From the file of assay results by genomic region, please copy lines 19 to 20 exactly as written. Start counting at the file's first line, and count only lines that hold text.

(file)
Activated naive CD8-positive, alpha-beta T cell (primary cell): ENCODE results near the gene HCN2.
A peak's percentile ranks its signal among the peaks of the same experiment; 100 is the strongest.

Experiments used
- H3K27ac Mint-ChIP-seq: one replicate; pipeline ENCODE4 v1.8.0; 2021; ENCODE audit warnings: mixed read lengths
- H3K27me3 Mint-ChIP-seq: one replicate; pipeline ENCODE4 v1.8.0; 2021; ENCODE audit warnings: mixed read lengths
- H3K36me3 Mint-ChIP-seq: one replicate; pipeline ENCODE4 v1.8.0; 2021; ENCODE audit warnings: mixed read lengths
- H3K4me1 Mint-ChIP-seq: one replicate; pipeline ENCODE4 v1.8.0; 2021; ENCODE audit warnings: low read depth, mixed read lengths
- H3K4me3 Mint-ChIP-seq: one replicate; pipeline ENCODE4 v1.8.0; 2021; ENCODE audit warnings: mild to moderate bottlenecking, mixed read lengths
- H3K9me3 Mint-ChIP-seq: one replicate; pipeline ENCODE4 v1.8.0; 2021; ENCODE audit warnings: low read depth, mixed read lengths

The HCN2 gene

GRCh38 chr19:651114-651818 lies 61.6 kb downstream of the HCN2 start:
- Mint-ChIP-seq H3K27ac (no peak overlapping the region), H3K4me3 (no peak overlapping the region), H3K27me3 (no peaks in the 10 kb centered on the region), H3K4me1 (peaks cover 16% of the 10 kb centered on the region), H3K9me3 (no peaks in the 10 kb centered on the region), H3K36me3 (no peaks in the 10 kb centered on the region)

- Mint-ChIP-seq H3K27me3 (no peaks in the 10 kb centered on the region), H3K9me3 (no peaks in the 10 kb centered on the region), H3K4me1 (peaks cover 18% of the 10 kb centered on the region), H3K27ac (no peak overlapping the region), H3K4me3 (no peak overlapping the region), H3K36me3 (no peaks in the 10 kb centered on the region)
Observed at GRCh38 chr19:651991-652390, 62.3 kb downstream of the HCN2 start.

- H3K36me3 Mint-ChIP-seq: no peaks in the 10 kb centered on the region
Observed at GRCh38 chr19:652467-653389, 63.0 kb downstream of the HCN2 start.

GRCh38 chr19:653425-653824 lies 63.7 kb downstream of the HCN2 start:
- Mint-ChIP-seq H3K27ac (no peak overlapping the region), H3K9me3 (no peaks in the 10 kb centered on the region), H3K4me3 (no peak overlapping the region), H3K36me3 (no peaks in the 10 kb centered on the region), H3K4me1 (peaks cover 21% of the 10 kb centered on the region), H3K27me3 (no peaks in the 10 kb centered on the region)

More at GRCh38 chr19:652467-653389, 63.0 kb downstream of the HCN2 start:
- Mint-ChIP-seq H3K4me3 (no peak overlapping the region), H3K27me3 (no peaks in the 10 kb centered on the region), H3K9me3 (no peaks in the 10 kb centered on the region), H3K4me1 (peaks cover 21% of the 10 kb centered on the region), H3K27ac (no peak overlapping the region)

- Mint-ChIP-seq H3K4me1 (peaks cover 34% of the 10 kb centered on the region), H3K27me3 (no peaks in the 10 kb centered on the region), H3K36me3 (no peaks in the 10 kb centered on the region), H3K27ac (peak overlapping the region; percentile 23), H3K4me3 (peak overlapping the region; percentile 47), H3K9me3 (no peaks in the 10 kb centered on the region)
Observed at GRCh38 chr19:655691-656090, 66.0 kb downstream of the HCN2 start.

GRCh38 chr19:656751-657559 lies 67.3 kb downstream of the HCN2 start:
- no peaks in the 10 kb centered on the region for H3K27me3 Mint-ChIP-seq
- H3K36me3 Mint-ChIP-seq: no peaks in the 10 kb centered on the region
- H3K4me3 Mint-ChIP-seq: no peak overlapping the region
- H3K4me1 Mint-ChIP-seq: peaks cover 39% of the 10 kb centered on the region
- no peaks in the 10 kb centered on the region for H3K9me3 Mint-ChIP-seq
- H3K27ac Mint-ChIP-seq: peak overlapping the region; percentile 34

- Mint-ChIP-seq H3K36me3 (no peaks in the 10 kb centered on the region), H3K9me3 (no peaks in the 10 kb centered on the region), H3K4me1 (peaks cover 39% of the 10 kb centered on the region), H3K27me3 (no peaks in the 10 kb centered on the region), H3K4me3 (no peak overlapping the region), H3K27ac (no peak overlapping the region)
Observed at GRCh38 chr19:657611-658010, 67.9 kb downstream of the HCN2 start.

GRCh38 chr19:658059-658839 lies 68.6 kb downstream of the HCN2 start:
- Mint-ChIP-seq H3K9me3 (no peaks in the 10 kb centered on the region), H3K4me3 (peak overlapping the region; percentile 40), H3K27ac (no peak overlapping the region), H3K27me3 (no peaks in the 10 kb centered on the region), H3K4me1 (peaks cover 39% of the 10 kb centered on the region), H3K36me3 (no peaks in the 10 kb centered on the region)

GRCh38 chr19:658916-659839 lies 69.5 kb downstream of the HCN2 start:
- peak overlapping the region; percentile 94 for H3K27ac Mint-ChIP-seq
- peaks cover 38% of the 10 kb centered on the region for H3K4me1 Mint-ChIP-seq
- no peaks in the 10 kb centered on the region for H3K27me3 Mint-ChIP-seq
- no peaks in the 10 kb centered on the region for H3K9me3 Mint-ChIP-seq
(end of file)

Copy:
More at GRCh38 chr19:652467-653389, 63.0 kb downstream of the HCN2 start:
- Mint-ChIP-seq H3K4me3 (no peak overlapping the region), H3K27me3 (no peaks in the 10 kb centered on the region), H3K9me3 (no peaks in the 10 kb centered on the region), H3K4me1 (peaks cover 21% of the 10 kb centered on the region), H3K27ac (no peak overlapping the region)